With all the bombardment of news about Cloud Computing, no real agreed upon standard definition of what the Cloud is, practically every company launching some sort of Cloud service daily, and some predicting the death of shared hosting because of the Cloud, I thought I’d do a post on the topic of hype and the Cloud.
When discussing hype, most analysts will refer to the Gartner Hype Cycle as shown below.
The first phase is the Technology Trigger. It’s the breakthrough of a new technology or product or product mix that creates interest and buzz. The visibility of the technology increases as the buzz increases, leading to the second phase called the Peak of Inflated Expectations. Here, the surrounding enthusiasm over the technology has created unrealistic expectations. Then the trajectory heads downward toward the third phase, the Trough of Disillusionment, due to the failure of the technology meeting its promise. The fourth phase is the Slope of Enlightenment, where those companies who persevere and continue to experiment come to understand the true benefit and practical uses of the technology. Then in the fifth phase, we have the Plateau of Productivity where the benefits of the technology has become widely known and accepted. At this point the technology has matured and/or has become stable.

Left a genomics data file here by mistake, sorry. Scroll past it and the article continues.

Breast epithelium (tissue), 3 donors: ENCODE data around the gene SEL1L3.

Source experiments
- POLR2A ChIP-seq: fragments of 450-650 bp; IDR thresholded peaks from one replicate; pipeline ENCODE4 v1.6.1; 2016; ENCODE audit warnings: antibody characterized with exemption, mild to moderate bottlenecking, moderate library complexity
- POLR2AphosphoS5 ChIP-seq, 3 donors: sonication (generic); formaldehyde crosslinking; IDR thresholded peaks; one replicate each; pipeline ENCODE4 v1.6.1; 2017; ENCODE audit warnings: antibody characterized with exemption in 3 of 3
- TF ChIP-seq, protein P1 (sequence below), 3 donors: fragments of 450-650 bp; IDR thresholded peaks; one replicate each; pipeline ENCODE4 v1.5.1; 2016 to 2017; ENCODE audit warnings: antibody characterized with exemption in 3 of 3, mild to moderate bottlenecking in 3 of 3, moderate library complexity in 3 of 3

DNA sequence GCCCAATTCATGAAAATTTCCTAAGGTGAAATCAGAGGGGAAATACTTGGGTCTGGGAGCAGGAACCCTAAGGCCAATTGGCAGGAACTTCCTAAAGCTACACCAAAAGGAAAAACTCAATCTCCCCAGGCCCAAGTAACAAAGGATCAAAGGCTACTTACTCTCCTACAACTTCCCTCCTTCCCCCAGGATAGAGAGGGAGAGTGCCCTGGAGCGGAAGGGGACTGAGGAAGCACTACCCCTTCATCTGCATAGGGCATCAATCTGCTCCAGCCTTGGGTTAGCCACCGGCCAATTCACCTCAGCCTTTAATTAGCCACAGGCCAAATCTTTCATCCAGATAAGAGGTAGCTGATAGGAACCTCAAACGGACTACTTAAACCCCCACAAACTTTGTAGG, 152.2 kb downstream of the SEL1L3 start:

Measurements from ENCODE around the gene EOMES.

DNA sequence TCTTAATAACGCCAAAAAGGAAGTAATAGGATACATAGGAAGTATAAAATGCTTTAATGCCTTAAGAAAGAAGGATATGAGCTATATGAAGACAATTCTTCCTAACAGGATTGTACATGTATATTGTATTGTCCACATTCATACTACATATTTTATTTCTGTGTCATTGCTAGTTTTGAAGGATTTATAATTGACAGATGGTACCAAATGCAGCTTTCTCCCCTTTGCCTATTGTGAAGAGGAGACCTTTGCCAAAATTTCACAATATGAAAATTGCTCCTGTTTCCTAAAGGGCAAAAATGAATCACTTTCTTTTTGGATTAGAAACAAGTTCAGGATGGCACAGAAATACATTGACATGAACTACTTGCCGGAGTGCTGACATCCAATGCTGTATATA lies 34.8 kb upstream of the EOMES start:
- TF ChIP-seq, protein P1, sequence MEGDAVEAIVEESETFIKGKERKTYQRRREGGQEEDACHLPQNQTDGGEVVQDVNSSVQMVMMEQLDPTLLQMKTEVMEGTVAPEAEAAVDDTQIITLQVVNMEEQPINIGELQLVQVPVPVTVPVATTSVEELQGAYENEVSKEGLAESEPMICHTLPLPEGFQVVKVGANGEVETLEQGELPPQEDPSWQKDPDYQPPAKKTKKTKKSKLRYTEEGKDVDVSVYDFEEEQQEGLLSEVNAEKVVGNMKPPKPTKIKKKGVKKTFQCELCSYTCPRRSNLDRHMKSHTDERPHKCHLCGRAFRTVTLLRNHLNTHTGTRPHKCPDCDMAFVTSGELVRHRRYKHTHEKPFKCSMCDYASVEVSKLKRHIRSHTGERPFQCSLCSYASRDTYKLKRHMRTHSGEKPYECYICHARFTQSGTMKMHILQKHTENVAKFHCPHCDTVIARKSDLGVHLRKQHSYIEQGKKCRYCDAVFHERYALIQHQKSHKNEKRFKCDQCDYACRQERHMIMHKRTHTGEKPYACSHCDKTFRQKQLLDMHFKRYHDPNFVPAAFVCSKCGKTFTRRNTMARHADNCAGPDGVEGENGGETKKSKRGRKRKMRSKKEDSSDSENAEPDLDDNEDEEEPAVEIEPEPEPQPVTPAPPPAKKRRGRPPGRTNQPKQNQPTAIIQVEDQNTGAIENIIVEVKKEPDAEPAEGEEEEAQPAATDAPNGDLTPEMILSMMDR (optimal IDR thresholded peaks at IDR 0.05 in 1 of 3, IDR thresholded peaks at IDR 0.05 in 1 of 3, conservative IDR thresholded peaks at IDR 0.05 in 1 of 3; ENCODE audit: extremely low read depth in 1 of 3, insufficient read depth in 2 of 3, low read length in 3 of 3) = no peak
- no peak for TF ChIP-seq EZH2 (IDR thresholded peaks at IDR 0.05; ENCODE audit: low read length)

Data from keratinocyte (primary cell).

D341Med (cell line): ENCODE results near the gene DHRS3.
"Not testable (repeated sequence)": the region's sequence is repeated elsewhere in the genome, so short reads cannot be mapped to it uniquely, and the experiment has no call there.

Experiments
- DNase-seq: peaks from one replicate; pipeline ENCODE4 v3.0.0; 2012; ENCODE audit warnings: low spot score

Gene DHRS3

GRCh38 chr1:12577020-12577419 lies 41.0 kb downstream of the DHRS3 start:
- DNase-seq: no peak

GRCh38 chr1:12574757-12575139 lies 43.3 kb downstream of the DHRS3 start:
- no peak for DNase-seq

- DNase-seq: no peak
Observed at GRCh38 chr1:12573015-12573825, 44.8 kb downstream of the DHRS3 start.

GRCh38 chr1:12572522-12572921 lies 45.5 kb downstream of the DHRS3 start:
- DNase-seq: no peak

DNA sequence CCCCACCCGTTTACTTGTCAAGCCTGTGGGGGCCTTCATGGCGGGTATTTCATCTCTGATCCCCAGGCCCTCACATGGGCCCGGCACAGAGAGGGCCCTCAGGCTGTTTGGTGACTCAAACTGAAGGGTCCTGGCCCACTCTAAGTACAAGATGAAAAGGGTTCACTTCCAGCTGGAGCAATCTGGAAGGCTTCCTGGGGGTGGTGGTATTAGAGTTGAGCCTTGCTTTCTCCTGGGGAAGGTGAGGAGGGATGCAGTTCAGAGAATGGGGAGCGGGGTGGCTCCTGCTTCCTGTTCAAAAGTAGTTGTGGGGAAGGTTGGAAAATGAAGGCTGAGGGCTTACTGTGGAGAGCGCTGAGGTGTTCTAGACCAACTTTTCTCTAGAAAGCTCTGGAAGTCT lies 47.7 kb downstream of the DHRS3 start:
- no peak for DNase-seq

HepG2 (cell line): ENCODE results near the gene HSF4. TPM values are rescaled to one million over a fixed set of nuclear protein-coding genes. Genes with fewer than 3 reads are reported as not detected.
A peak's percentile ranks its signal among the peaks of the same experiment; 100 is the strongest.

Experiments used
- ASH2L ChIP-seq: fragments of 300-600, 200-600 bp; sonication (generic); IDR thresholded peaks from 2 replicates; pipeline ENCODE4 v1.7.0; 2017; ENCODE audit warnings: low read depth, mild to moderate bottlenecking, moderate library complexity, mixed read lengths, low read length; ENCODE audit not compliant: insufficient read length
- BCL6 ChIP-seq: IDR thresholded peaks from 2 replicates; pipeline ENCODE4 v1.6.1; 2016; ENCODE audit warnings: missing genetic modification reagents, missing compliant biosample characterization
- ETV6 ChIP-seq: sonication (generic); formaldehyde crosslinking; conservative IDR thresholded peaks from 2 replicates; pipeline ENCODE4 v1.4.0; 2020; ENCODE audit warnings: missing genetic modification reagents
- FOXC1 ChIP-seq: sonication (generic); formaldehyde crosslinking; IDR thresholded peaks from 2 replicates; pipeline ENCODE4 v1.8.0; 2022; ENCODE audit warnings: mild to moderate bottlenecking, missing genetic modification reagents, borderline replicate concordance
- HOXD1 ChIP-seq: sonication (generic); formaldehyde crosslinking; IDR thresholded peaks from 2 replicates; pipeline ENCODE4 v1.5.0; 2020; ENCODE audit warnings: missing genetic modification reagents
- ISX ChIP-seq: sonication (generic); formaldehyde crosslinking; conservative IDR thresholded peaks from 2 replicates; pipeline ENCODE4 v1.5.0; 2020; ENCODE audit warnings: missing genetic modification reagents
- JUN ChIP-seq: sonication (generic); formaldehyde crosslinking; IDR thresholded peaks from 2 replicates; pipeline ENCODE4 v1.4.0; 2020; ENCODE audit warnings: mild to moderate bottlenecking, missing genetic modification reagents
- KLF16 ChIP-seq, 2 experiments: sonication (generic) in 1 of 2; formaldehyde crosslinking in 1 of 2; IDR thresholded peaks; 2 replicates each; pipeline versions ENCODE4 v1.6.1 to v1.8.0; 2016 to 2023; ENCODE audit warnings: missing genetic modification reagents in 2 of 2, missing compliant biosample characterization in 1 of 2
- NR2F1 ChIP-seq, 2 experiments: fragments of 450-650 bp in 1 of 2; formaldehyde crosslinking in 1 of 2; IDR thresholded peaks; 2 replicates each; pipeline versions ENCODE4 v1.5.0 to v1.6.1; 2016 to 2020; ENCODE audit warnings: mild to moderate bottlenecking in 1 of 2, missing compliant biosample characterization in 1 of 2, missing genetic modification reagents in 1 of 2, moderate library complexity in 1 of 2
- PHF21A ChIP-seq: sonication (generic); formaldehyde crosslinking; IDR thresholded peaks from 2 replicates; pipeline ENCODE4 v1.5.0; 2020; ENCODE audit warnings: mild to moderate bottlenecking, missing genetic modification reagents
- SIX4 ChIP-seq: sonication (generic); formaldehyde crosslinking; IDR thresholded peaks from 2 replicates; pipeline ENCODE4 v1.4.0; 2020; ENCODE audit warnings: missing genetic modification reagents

Even though critics may bring up the fact that this is really a curve and not a true cycle, I think the hype cycle curve is a good visual tool. All technologies go through these phases and many of them fail as a product.
So now that you understand this hype cycle curve, where does Cloud Computing reside on it?
Well, according to Gartner, in their 2008 Hype Cycle report, Cloud Computing was in the upper part of the uptick toward the peak:
And the 2009 Gartner Hype Cycle report shows that Cloud computing has reached the top of the Peak of Inflated Expectations:
I’ll be discussing more stuff on hype in some other posts. Here, I wanted to just provide some background on the Gartner Hype Cycle and give some examples of what the analysts at the Gartner research group are thinking.
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